Let’s keep parks and trees as part of our city structure – NDPC

Dr Kodjo Esseim Mensah-Abrampa, the Director-General, the (NDPC), says it is important to keep parks and trees as part of the structure and formation of our cities.

He said Ghana's cities were made up of built areas, but these buildings only become ecstatically attractive when they have some form of green area around them.

“We must endeavour to plan our cities in such a way that we keep parks and trees and make them part of the structure of the cities. If we take out the trees, erosion will be accelerated, microclimate will

change and temperatures will go up, and the weather patterns will also change.”

Dr Mensah-Abrampa made this observation during the tree planting exercise organised together with the Korle Klottey Municipal Assembly (KOKMA), as part of the “ Day” initiative on Friday, in .

He said the Commission had a critical role to play in natural resource development and was responsible for protecting all resources of the country by making sure they were used for the wellbeing of all and protected for posterity.

He said over the years Ghana had lost over 30 percent of its forest cover and it was important to gradually cultivate the habit of planting more trees and protecting them in the future.

“For us there are two key things, we must protect the trees or forests that is standing, and also add on to the growth.”

Dr Mensah-Abrampa noted that the mission of

adding on was what the President had launched, and planting 20 million tree seedlings would go a long way to bring back the greenery of the cities.

“But beyond that we must make it a culture and attitude to protect our forest and greenery and it must start with our children. Once we inculcate that attitude in them, we will begin to protect the trees and ensue that this becomes the character of our nation.”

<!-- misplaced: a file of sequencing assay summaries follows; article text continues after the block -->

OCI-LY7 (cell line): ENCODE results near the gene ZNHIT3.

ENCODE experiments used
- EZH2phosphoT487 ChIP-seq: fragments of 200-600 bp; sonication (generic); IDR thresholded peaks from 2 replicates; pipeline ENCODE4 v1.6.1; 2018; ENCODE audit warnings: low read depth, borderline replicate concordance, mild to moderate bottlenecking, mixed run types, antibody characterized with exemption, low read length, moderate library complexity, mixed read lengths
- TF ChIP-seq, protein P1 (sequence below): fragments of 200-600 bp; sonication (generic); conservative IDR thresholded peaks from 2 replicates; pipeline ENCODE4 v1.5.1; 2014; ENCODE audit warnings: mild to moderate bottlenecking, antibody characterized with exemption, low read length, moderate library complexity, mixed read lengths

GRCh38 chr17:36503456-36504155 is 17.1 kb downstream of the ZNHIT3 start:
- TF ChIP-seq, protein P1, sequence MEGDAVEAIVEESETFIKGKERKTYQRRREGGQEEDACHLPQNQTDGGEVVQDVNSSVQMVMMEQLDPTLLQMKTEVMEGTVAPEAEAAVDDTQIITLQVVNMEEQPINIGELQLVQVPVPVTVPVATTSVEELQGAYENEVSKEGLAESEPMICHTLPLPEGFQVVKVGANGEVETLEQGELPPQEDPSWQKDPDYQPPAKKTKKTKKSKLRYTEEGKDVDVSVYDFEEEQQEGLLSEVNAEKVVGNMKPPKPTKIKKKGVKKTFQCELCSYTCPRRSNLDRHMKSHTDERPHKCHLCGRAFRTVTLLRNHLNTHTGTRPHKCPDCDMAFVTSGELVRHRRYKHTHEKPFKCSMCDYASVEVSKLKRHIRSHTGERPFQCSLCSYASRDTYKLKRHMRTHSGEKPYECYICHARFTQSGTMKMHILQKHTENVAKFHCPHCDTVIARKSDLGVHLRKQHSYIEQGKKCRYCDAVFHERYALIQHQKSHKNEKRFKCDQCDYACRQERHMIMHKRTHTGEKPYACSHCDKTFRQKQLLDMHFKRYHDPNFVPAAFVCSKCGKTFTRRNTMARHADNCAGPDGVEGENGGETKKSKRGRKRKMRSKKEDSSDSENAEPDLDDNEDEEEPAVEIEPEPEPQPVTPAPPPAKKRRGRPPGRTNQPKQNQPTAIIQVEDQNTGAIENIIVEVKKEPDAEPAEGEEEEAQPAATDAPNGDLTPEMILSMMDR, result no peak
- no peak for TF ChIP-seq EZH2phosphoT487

He urged Ghanaians to ensure to make nurturing and maintaining the green areas part of their lives as well.

“We must have defined responsibilities as a country and the voluntary spirit of Ghanaians must come back to help achieve this aim of bringing the forests and parks back, making them relevant and part of us.”

Nii Adjei Tawiah, the Municipal Chief Executive, KOKMA said the Assembly's target was to plant 2,650 seedlings this year along the parks, pavements and green areas within the Municipality.

He said the “Green Ghana Day” initiative was a good one to help bring back the greenery of the country, but it was important to pay particular attention to the type of trees that would be planted in certain areas.

He said the Assembly had identified open places within the Municipality where they would gradually develop into green areas beyond the exercise to beautify the city. 

Nii Tawiah said the tree seedlings planted were not just to benefit the generation but also to benefit the future generation as well and urged Ghanaians to actively participate in it in order to help reverse the trend of global warming.

“According to the President, over 80 percent of the tress seedlings planted last year have survived and we are hopeful that these ones we are planting this year will yield 100 percent growth. There is going to be deliberate processes to ensure that these trees grow to satisfaction.”

On indiscriminate cutting down of trees, he appealed to all to get involved to create awareness on the negative impact of cutting down trees and reporting people who flout the laws for them to be punished accordingly.

The “Green Ghana Day” initiative is under the distinguished leadership of the President and forms part of the government's aggressive afforestation programme to restore the lost forest cover and contribute to the global efforts to fight climate change.

It is also intended to create enhanced national awareness of the necessity for collective action towards the restoration of degraded landscapes in the country and inculcate in the youth the values of planting and nurturing trees.

This year's exercise on the theme “Mobilizing for a Greener Future,”, targets at least 20 million tree seedlings across the country, at a cost of GHc 9.6 million.

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